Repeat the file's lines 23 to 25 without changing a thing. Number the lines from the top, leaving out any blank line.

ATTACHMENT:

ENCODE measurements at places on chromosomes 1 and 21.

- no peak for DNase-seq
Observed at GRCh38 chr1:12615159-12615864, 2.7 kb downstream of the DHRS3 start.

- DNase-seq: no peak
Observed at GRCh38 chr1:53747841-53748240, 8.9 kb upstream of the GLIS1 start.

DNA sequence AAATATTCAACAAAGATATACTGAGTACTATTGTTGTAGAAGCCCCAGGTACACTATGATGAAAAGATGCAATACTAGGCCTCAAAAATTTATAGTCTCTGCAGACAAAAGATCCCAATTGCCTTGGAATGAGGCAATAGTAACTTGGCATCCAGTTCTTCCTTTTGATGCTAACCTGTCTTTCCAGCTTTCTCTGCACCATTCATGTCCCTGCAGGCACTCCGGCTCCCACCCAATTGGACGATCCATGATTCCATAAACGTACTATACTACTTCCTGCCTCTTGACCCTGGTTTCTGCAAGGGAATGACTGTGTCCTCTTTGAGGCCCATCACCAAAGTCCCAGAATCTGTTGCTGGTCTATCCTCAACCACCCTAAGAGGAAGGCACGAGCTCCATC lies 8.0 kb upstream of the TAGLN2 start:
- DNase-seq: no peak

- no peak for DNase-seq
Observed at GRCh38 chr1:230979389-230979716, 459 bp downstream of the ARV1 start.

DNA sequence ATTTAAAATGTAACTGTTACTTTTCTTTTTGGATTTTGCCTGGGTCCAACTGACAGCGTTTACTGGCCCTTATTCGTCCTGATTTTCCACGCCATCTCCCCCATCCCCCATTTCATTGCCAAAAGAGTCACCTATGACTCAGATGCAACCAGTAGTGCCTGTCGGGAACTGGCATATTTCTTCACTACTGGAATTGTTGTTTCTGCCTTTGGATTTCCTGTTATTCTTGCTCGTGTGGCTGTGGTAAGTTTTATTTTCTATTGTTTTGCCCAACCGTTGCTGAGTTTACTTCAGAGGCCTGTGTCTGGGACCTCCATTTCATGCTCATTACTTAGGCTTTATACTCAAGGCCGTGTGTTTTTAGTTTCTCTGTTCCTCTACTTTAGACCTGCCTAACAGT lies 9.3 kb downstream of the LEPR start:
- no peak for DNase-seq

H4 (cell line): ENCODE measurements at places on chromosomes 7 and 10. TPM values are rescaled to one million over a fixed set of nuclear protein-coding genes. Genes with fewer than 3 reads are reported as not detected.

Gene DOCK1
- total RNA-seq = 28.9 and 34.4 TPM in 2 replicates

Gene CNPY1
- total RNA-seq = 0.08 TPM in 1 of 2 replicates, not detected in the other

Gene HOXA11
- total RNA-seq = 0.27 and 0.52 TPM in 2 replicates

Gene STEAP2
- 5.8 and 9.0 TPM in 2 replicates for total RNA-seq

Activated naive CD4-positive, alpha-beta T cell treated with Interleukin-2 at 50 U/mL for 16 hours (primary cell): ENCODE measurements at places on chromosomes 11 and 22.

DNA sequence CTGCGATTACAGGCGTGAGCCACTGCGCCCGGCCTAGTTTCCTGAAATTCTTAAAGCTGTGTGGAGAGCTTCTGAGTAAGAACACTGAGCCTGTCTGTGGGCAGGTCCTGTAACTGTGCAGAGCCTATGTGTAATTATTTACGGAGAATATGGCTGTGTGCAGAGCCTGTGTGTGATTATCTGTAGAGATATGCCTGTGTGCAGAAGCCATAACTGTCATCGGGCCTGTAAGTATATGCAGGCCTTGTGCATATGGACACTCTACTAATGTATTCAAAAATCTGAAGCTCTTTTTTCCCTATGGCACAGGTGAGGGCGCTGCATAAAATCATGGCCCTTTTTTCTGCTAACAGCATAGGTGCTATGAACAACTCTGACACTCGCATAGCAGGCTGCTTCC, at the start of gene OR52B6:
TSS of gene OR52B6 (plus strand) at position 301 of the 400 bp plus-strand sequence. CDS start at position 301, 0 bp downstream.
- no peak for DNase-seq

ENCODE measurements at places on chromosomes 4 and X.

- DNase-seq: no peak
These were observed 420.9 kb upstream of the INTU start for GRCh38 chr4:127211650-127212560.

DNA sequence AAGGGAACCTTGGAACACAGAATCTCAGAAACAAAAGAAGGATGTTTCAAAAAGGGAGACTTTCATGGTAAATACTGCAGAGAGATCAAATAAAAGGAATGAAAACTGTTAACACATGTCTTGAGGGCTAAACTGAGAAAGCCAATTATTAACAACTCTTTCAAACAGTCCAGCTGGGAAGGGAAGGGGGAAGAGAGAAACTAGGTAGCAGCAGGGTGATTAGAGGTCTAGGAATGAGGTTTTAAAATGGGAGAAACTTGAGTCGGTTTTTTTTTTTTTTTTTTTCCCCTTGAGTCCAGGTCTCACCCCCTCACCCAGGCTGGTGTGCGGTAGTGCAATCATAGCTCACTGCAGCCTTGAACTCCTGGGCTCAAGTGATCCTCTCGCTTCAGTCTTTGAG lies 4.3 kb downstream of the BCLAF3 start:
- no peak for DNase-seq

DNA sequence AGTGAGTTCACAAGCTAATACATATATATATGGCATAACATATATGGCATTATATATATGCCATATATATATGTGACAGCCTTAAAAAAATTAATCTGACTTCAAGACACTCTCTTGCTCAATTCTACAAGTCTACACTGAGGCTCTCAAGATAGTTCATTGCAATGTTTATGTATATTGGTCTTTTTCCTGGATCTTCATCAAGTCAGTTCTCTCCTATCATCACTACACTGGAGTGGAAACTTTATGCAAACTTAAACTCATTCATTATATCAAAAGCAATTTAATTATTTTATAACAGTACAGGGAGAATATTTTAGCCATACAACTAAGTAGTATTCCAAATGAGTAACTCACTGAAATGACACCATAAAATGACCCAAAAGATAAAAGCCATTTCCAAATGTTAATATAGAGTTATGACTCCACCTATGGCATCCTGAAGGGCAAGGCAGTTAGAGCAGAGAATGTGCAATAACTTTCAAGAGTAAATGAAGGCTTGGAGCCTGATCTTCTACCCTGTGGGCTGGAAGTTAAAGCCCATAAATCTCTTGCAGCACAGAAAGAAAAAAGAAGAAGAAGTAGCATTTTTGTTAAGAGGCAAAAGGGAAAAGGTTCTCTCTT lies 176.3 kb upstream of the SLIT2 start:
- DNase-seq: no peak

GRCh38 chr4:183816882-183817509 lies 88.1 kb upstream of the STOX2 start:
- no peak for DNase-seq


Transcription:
TSS of gene OR52B6 (plus strand) at position 301 of the 400 bp plus-strand sequence. CDS start at position 301, 0 bp downstream.
- no peak for DNase-seq

ENCODE measurements at places on chromosomes 4 and X.